The Characteristics of Tragedy
In the brief but richly enlightening prolegomenon by which John Milton’s final masterpiece, his Samson Agonistes, is preceded, the great English author—ever attentive to his readers’ edification—takes the moment to describe for us that “sort of dramatic poem called tragedy”, that genre to which we, as human beings, have always and inescapably been drawn.
Indeed, the vitality of the tragic drama—of which, it hardly need be stated, Milton was himself an indisputable master—has been forever and indissolubly mixed in our species’ blood. This was a fundamental truth of which Milton was not only aware, but quite proud. Tragedy has, from time unknowable to that before us of which we take no knowledge, formed us in its image. It has, with or without our knowing or feeling it, mingled among our sinew, delved into the marrow of our bone, tautened and loosened our muscles, dilated our fields of vision, and inspired the most vivifying and deepest of our breaths. It forms the part of our constitution upon which the intricacy and the variety of our life is built. It has succeeded in giving, throughout the passage of all ages and without hesitancy in the long and daunting shadow of time, a certain solemnity of soul by which our species is so admirably distinguished from all others.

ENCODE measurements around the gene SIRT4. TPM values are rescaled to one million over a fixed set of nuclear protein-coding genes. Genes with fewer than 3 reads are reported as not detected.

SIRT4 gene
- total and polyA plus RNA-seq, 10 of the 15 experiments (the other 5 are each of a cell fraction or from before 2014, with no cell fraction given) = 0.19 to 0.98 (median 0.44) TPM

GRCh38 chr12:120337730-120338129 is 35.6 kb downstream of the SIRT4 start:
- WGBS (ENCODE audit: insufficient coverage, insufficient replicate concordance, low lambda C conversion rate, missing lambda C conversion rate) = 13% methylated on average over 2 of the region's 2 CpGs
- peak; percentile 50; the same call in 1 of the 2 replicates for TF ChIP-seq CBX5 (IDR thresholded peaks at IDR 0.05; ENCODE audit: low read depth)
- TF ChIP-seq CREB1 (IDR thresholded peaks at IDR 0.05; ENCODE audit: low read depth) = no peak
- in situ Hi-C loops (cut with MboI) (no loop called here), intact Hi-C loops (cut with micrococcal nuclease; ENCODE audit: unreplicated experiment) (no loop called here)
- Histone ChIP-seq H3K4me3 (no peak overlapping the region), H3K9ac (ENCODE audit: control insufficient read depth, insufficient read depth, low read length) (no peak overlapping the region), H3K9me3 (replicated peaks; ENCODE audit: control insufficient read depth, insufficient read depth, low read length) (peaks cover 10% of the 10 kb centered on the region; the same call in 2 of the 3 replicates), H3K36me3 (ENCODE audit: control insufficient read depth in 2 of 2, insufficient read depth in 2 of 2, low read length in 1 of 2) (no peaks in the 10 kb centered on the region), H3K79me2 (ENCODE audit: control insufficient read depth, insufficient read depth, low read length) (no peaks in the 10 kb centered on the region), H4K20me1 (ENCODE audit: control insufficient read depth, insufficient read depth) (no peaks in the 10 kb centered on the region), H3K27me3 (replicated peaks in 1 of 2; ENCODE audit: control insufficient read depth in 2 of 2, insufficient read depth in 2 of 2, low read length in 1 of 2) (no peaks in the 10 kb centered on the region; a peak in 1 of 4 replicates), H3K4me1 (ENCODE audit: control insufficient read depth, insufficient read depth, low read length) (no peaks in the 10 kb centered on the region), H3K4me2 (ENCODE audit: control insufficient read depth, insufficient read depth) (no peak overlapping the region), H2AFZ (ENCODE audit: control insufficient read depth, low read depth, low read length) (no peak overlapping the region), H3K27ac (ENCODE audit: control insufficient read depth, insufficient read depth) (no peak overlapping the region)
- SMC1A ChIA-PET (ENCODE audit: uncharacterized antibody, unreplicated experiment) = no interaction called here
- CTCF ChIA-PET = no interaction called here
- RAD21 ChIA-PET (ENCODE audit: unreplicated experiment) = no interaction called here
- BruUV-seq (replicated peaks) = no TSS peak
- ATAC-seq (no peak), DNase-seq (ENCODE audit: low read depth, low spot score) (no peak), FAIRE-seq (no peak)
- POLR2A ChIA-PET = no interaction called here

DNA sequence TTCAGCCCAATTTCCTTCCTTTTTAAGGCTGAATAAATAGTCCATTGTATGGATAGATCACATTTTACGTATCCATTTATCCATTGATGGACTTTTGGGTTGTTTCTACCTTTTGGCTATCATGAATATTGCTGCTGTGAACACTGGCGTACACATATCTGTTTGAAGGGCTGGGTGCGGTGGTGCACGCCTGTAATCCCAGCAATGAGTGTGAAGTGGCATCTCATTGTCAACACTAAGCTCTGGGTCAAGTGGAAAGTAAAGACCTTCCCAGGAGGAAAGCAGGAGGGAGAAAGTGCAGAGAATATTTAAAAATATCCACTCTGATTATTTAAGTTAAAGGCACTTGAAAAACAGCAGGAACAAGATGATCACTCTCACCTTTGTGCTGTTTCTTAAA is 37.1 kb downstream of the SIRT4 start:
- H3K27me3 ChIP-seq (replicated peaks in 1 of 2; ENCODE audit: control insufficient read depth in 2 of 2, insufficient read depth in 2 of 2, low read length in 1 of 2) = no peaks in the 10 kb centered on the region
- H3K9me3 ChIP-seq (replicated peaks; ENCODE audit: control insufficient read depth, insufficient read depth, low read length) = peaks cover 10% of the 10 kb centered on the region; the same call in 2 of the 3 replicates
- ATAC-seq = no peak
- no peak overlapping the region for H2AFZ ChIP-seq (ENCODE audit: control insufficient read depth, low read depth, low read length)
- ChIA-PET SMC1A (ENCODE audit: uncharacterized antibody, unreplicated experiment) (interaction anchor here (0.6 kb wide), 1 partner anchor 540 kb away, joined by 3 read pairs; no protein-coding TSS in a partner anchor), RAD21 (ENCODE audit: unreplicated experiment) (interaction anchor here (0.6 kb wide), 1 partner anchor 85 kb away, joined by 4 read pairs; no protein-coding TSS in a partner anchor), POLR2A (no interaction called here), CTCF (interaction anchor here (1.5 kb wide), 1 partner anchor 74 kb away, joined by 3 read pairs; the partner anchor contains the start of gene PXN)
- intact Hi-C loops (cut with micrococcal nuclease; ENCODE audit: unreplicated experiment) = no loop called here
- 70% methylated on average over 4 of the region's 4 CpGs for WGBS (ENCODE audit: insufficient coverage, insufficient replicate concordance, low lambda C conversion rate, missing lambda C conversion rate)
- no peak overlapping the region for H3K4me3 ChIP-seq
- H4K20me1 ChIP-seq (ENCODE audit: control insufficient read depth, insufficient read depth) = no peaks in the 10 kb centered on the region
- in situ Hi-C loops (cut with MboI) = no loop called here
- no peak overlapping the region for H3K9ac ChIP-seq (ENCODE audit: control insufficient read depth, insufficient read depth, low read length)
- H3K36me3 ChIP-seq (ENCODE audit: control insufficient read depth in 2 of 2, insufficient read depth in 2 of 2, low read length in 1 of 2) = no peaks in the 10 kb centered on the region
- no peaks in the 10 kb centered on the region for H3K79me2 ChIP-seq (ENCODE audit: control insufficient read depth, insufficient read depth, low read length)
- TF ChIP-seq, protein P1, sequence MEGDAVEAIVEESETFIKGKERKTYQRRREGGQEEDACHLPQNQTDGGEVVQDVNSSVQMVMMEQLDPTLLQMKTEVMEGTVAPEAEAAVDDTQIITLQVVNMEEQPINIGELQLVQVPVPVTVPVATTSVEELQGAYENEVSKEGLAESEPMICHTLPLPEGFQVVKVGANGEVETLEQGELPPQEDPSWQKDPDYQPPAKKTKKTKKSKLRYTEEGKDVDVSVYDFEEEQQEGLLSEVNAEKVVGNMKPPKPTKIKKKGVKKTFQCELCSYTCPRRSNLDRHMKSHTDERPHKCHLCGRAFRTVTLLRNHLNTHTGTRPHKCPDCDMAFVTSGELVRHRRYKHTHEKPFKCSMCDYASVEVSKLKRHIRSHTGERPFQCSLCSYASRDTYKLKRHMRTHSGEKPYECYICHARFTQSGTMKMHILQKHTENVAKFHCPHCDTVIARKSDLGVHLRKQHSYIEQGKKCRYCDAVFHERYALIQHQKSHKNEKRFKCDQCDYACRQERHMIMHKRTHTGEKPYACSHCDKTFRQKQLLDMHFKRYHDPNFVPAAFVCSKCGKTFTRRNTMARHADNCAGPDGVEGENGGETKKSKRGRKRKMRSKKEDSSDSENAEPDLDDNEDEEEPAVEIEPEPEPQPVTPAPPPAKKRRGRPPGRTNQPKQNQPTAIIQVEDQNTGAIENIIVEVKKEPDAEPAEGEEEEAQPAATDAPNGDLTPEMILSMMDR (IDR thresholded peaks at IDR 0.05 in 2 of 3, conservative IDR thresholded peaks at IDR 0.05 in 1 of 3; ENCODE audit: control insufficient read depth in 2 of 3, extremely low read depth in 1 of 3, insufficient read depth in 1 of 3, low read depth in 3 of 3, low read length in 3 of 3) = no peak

From the earliest age of our story-telling past, when mere movements of the hand and grunts of the tongue conveyed, however crudely and however wanting in articulation, the dramatic, fireside pronouncements by which we wished to have our sentiments and our narratives received, to the modern era in which we presently exist, in whose technological splendor and sybaritic wealth the dulcet waters of eloquence and refinement overflow our still thirsty cups, tragedy has been with us the entirety of the way. More than that, it might be said that tragedy, more than comedy, history, mythology, or any other art form with which we have, through the course of the millennia, come into contact, has sustained and nourished us as no other work or pursuit of leisure could.